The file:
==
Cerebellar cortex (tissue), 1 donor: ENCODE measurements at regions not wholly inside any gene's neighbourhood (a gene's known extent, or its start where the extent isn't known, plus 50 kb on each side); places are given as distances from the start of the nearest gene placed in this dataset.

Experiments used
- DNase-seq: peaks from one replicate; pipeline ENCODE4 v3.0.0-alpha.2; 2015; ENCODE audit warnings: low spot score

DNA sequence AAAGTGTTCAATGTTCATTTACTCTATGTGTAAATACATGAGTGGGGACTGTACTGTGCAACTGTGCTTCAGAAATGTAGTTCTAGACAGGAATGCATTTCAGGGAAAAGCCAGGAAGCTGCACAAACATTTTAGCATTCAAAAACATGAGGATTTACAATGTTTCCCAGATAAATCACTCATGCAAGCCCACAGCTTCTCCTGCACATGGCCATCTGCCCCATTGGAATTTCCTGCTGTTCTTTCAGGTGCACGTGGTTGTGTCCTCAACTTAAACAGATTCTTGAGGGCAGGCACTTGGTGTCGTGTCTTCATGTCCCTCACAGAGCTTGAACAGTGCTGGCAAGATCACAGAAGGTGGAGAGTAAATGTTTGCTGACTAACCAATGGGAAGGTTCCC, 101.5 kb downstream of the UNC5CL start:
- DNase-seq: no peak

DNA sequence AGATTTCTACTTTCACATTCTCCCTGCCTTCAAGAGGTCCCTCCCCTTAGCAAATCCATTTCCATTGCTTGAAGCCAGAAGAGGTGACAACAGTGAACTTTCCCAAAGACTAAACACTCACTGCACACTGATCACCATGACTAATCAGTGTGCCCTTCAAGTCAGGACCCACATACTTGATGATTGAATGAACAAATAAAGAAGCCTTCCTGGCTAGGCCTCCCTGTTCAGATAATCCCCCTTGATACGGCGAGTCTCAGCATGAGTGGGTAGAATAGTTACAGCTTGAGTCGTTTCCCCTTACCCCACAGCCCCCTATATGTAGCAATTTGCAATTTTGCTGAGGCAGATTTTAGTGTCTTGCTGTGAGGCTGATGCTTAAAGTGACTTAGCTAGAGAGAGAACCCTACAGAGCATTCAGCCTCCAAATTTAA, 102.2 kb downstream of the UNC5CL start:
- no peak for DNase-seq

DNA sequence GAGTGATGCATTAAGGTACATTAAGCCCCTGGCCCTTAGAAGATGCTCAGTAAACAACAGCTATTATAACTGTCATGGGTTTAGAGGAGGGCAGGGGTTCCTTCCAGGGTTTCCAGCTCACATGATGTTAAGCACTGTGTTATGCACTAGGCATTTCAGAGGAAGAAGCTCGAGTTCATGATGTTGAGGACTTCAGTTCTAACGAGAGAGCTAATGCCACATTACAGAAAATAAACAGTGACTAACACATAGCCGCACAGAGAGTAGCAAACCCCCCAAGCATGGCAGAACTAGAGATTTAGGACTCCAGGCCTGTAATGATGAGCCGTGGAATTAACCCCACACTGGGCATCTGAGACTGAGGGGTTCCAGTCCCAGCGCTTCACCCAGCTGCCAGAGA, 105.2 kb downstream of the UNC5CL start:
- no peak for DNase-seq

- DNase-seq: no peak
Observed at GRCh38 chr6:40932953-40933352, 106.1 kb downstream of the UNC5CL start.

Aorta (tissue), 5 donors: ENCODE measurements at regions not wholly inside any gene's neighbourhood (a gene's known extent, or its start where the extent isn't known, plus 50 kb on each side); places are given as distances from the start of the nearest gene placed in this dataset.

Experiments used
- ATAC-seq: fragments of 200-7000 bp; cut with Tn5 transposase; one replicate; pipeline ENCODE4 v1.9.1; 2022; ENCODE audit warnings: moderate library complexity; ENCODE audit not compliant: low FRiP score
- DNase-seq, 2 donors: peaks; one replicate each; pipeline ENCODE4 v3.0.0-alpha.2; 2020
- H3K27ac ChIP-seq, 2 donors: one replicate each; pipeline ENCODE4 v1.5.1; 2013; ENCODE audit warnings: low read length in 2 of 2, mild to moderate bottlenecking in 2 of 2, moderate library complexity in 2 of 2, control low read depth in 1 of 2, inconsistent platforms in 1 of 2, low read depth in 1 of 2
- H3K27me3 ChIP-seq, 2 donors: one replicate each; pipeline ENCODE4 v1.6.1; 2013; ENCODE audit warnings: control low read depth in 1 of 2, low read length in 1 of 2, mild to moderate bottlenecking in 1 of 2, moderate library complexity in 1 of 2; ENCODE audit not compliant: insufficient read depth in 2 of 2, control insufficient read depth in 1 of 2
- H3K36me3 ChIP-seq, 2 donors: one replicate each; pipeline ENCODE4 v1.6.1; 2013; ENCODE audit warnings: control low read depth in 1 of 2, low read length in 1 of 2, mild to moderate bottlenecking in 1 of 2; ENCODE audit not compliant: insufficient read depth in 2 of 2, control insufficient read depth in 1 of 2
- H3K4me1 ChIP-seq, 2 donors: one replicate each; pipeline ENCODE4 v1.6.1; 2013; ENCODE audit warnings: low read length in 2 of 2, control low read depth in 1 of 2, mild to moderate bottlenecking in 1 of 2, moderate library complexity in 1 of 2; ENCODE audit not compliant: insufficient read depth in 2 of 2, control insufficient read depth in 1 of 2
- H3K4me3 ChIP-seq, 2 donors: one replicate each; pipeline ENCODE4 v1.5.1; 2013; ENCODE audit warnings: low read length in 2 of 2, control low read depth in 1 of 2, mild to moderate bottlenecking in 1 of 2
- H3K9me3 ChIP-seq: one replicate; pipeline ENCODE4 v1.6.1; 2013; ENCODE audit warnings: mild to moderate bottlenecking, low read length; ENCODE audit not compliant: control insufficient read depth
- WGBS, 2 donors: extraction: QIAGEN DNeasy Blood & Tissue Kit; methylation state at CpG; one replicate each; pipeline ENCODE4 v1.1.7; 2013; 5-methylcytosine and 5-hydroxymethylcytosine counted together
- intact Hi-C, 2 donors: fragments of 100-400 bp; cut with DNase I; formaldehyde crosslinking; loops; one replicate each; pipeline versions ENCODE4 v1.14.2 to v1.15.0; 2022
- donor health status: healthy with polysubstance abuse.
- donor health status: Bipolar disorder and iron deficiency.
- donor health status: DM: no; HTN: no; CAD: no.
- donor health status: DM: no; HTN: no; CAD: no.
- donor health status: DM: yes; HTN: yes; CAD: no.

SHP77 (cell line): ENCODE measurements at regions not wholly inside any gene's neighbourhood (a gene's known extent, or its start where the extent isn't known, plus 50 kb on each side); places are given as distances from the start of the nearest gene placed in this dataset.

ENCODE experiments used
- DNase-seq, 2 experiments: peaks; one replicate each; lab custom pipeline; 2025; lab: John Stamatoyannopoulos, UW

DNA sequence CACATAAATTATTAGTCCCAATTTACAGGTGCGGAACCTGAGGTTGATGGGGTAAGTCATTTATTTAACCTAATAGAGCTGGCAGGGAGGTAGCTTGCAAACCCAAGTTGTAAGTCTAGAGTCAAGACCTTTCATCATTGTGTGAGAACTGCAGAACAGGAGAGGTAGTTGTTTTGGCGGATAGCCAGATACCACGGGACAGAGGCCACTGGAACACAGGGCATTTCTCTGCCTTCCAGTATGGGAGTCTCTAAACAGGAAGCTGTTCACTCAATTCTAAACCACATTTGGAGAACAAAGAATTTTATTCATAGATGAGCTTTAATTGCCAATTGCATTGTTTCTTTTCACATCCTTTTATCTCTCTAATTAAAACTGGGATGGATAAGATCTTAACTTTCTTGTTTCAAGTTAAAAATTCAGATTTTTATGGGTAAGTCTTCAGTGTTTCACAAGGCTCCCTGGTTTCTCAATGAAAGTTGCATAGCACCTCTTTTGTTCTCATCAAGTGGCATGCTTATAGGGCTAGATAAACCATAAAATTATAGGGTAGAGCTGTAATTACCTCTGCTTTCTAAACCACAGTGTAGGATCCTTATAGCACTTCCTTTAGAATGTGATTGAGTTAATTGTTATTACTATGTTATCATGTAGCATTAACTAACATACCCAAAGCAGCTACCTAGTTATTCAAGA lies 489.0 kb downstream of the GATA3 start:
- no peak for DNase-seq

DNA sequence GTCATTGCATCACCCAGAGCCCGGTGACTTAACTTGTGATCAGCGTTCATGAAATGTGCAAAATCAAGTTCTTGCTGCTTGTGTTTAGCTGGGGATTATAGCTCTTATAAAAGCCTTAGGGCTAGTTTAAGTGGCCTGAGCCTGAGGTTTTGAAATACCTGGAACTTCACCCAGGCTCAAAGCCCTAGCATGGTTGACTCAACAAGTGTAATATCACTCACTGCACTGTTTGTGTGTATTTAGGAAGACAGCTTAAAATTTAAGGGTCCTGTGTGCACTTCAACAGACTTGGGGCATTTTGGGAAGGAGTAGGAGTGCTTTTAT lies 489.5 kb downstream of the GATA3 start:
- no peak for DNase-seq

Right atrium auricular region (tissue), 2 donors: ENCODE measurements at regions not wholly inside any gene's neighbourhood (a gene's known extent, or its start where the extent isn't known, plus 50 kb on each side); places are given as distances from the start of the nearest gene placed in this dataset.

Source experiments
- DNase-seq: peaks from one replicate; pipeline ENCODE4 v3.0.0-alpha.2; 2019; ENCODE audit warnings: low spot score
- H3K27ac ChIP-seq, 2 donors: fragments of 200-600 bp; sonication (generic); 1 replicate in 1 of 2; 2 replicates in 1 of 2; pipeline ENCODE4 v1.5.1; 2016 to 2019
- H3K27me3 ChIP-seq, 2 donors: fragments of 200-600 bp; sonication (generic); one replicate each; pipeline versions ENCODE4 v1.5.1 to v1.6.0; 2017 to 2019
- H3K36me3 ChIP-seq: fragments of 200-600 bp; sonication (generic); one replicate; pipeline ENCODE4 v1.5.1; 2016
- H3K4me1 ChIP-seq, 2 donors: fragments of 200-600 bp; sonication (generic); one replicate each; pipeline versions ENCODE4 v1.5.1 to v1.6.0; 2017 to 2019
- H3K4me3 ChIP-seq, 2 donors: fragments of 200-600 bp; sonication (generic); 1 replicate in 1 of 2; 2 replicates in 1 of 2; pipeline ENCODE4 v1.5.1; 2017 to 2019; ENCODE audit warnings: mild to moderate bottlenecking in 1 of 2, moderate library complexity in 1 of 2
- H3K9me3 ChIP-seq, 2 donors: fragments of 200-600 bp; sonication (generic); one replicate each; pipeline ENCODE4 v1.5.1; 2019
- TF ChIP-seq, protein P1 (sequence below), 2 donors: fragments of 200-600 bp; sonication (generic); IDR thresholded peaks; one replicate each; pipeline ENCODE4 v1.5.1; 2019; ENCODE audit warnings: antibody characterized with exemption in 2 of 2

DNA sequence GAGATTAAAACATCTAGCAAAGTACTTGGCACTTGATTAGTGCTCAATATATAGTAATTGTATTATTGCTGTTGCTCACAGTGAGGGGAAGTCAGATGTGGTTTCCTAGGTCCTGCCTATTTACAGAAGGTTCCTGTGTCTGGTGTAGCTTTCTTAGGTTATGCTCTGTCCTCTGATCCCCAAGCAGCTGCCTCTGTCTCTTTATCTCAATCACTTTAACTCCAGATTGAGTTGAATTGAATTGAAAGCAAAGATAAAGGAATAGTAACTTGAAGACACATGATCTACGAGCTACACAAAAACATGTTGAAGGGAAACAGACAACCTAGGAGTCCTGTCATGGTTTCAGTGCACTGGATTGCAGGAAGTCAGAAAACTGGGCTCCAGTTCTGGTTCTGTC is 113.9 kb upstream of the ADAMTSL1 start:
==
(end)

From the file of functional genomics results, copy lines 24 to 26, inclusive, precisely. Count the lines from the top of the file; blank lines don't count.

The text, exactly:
- donor health status: healthy with polysubstance abuse.
- donor health status: Bipolar disorder and iron deficiency.
- donor health status: DM: no; HTN: no; CAD: no.